The arena for cycling is far from just a wooden track. It is an amphitheatre of dramatic action – a vestibule for emotions and a passageway to transcend international boundaries. Nations battle and compete here, individuals duel, teams sweat and grid gears together. The oval track is as a ring is in marriage, binding and steeply banked with fears and passion. Two straight lines transition through mathematically-beautiful easement curves.
The track itself is 250 metres of well-laid slick wood. The cant, or superelevation on the bends can hit 45° in angle. Centrifugal forces come into play. There are a variety of track disciplines to compete and each type of race uses some of or all of the track, including the red, black and blue sprint lines. Few favour the sky-blue Azure, inside the track. It essentially is dangerous and a way to be disqualified. Every cyclist fears the firing of the starter gun midrace for a reason. Fouls and excessive use of the Azure will trigger the gun.
Hong Kong Velodrome as host to the premier world track cycling tournament, did not fault itself. A huge 344 cyclists from 41 nations of the globe contended for 60 medals (gold through to silver, means 20 events). As the wheels were disassembled from frames and flat-packed like Ikea furniture for homeward travels, 15 nations held medals – with 11 of those as world title holders. Previously Hong Kong had held the final round of 2015-2016 UCI Track Cycling World Cup. It swayed well to their favour.
Sprint – Individual sprint. Often dubbed as “Cat and Mouse” cyclists start side by side. They don’t have to go hell-for-leather and an all-out attack. They can use their tactical experience and sometimes a dash of luck. It is not confined to the sprint lanes. Aerodynamics and jockeying for a good launch position for the finish line come into play very early on. Best watched with the theme music from the Pink Panther in the background. Kristina Vogel (Germany) and Jason Kenny (Team GB) will get your pulse pounding! This is a hell for leather intense-adrenaline race.
Sprint – Keirin. This is a pure adrenaline sport. It can take your breath away. It is huge in Japan, with races subject to gambling, that funds the national health services there! It is beefy and bold. Greats of the sport include Sir Chris Hoy (Team GB), Koichi Nakano (Japan), Elis Ligtlee (Team Neatherlands), Jason Kenny (Team GB), and my personal cycling hero/greatest entertainer of the ring Robert Forstemann (Germany). After a paced start, track cyclists must sprint for victory following behind a motorised pacer. The speed of the pacer (derny) builds up to 50 km/h (31 mph). It leaves the track around 600–700 m (660–770 yd) before the end. Then the speeds can exceed 70 km/h (43 mph)!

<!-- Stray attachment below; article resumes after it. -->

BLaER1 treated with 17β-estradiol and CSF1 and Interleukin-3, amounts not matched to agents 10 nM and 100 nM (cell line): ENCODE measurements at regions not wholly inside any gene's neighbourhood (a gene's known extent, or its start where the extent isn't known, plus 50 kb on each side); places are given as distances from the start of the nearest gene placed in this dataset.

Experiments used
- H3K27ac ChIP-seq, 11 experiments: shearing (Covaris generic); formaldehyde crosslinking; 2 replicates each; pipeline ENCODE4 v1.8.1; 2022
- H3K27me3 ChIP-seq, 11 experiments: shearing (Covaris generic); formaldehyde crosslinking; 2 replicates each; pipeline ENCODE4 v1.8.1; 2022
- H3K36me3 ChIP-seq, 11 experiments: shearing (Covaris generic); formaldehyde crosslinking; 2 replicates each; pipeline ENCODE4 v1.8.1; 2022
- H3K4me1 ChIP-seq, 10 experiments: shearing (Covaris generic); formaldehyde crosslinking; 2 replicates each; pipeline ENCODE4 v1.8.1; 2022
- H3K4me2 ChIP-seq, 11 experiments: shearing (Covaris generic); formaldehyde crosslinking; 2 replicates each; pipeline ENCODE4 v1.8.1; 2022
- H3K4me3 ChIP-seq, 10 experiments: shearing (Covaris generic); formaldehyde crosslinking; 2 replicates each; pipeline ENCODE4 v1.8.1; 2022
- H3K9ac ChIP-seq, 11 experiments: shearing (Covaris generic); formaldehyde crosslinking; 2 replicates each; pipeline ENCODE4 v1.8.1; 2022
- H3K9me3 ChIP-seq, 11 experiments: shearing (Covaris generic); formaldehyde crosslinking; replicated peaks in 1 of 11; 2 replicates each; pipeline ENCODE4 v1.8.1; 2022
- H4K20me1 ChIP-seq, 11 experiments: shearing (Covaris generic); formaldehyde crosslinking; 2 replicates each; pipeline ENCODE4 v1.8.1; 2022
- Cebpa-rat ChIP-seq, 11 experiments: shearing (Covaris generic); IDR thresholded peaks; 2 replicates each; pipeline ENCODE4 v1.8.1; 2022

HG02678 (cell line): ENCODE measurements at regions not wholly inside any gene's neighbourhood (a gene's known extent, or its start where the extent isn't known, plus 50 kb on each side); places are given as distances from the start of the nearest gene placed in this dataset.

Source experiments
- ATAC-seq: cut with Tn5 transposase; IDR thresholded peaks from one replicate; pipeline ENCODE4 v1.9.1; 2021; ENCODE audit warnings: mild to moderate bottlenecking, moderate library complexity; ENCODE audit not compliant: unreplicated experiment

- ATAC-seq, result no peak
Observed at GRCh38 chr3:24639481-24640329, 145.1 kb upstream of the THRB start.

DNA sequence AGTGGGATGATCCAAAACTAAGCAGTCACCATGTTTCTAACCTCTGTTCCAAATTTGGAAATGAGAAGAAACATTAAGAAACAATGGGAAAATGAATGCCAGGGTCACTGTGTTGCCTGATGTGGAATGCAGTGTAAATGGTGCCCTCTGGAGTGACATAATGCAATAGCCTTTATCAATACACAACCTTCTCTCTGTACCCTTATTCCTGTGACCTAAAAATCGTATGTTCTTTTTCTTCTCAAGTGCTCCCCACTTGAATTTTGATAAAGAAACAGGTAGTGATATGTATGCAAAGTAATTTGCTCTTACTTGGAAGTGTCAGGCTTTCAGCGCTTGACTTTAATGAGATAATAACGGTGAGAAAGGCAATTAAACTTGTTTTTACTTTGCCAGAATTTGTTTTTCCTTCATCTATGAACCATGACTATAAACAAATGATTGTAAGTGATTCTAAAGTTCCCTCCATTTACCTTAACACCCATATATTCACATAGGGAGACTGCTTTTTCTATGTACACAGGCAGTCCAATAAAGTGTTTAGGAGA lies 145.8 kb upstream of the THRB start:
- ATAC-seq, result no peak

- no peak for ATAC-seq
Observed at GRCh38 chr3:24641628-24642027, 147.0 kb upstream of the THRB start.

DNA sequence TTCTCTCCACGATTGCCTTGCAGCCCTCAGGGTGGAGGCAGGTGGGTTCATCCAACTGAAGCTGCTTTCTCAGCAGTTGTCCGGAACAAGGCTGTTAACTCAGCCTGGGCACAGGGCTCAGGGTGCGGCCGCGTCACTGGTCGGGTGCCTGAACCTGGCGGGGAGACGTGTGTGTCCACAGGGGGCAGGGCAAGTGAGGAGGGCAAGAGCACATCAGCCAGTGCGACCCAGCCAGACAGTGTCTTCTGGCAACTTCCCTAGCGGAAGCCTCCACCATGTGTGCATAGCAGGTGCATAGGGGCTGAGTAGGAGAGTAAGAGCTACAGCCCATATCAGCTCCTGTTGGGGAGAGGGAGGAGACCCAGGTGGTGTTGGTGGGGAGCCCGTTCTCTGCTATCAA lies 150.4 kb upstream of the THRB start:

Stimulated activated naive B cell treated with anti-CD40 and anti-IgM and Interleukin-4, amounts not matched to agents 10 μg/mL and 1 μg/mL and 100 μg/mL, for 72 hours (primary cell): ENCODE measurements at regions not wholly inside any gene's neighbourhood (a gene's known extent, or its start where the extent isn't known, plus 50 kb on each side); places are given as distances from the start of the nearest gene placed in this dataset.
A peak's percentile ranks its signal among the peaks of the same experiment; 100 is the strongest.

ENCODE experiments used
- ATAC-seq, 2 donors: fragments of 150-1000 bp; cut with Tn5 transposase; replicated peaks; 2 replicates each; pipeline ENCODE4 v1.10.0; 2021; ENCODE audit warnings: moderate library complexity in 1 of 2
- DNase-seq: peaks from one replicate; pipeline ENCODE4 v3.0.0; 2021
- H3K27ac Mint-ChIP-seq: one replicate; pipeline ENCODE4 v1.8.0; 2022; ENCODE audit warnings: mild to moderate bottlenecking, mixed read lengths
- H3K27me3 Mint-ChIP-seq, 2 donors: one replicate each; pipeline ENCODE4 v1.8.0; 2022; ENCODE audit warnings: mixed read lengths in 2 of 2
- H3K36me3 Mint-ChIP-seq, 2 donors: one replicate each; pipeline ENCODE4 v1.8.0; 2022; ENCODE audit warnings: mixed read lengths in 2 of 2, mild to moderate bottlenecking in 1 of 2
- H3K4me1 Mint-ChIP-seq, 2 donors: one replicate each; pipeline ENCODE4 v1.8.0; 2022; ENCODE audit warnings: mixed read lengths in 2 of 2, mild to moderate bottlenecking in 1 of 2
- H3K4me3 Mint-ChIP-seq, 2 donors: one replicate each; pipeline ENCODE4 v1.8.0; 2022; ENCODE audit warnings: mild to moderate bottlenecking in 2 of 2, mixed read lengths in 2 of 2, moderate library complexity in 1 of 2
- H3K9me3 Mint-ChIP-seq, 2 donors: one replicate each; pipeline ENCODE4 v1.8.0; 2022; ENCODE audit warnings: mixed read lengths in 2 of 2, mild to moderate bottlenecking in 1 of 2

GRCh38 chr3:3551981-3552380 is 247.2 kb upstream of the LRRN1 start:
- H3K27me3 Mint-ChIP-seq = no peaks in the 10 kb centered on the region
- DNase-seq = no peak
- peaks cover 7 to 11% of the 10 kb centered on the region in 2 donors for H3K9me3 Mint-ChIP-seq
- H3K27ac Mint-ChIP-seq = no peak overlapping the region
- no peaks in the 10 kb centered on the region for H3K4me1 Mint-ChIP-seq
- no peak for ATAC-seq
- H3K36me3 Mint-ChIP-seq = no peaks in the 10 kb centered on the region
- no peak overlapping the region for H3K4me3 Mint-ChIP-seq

Sprint – Time trial. (1000m for men and 500m for women; or 250m flying lap) The flying lap world record of 9.347 seconds, (as set by French rider Francois Pervis, Mexico, 6 December 2013) shaved little off Sir Chris Hoy’s then-Olympic Record (9.815 seconds, 2008 Beijing Olympics) yet results in almost every international competition seem to get close to the record books). It can leave you gripping your cycling programme willing on every single nation, for in cycling, a spectator will support everyone with passion!
Sprint – Team sprint. Guo Shuang (郭爽) and Gong Jinjie (宫金杰) set a women’s record at Rio’s 2016 Olympics for Team China (32.447 seconds). Zhōng Tiānshí (钟天石) and Guo Shuang won China’s first ever Olympics Cycling gold medals beating the previous world record time with a 31.928 second finish.
Endurance – Omnium. The word itself is Latin for “belonging to all”. Think decathlon or heptathlon but it is actually just six events. A scratch race, an individual pursuit, an elimination race, a time trial, a flying lap and a points race. All winners must have more collective overall points than the runners-up. Laura Rebecca Kenny CBE (née Trott; Team GB), aged only 24, has a huge collection of medals from this event.
Endurance – Individual pursuit. The last Olympic men’s winner was Sir Bradley Wiggins (Team GB). It didn’t feature in Rio 2016. Rebecca Romero (now retired, Team GB) and Rebecca Wiasak (Australia) have had good results in recent years. Beryl Burton is a legend of this sport with a museum display at Manchester’s National Cycling Centre. American Sarah Hammer is always in contention for the medals in this event. Distances covered are not so short or so long: 4 kilometres (2.5 miles) for men and 3 kilometres (1.9 miles) for women.